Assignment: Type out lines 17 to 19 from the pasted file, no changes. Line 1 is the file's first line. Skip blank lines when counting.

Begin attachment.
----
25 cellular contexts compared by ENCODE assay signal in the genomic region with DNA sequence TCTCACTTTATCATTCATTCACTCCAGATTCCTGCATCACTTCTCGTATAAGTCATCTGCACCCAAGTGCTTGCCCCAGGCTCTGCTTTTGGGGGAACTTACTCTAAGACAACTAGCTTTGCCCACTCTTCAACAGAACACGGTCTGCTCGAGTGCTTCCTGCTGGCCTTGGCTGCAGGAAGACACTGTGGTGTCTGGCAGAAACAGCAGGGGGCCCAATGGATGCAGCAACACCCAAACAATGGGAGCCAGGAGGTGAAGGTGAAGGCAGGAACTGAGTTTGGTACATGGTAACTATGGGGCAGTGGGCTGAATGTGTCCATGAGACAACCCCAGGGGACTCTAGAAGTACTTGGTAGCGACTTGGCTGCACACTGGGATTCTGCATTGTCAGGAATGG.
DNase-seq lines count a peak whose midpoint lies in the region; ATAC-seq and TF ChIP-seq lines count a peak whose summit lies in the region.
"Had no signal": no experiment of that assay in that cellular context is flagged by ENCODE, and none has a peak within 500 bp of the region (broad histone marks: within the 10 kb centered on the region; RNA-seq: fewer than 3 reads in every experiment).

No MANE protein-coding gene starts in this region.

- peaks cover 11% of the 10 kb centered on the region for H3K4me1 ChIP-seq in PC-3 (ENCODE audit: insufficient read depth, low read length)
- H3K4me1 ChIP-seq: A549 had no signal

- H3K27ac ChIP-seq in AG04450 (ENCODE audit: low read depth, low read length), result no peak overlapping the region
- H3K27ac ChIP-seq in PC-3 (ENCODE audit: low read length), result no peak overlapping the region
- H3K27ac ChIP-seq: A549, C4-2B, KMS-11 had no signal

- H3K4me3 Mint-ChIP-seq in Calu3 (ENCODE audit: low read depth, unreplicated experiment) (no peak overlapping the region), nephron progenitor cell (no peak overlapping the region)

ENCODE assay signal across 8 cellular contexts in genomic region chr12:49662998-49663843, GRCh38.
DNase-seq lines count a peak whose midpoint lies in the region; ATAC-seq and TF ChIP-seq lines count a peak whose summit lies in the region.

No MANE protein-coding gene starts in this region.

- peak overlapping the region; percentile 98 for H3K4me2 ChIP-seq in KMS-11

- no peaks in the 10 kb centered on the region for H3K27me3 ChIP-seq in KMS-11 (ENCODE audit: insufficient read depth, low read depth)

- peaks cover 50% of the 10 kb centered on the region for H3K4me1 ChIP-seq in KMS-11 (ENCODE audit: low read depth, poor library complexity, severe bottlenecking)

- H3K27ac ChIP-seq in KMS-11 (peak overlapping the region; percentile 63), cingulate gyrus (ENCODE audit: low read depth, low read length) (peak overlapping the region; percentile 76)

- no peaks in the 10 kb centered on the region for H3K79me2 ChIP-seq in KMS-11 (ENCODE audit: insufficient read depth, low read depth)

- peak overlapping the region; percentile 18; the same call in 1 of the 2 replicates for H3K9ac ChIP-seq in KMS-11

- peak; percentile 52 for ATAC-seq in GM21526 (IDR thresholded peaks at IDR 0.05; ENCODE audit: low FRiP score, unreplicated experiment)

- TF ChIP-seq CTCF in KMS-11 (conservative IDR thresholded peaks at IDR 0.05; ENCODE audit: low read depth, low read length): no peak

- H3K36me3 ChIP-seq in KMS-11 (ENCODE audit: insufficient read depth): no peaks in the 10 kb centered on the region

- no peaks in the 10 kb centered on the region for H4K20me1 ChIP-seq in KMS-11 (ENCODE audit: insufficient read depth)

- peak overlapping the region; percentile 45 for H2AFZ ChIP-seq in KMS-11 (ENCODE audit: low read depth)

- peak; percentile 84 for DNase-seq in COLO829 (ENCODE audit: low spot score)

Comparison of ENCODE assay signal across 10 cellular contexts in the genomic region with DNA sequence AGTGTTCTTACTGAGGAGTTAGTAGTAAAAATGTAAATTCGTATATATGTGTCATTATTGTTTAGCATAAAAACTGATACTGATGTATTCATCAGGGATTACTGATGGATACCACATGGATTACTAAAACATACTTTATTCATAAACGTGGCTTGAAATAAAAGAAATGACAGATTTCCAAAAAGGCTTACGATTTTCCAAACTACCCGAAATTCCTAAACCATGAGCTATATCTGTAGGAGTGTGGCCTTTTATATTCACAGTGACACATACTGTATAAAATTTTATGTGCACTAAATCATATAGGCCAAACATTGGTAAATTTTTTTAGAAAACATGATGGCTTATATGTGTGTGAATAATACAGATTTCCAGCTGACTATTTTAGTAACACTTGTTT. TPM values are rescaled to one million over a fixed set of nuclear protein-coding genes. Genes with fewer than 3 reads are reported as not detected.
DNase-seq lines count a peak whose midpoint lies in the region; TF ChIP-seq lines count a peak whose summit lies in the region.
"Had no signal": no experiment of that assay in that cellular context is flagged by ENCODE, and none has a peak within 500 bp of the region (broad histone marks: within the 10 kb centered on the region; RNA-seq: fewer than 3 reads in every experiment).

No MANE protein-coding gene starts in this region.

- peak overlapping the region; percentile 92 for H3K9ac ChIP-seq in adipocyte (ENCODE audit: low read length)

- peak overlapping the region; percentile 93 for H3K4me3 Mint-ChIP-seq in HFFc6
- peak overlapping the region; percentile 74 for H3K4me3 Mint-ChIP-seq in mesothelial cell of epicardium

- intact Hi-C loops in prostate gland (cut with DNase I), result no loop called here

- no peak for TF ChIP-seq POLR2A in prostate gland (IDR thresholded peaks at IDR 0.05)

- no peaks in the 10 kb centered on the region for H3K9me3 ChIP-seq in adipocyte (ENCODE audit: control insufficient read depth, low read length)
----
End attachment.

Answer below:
- H3K27ac ChIP-seq in KMS-11 (peak overlapping the region; percentile 63), cingulate gyrus (ENCODE audit: low read depth, low read length) (peak overlapping the region; percentile 76)

- no peaks in the 10 kb centered on the region for H3K79me2 ChIP-seq in KMS-11 (ENCODE audit: insufficient read depth, low read depth)

- peak overlapping the region; percentile 18; the same call in 1 of the 2 replicates for H3K9ac ChIP-seq in KMS-11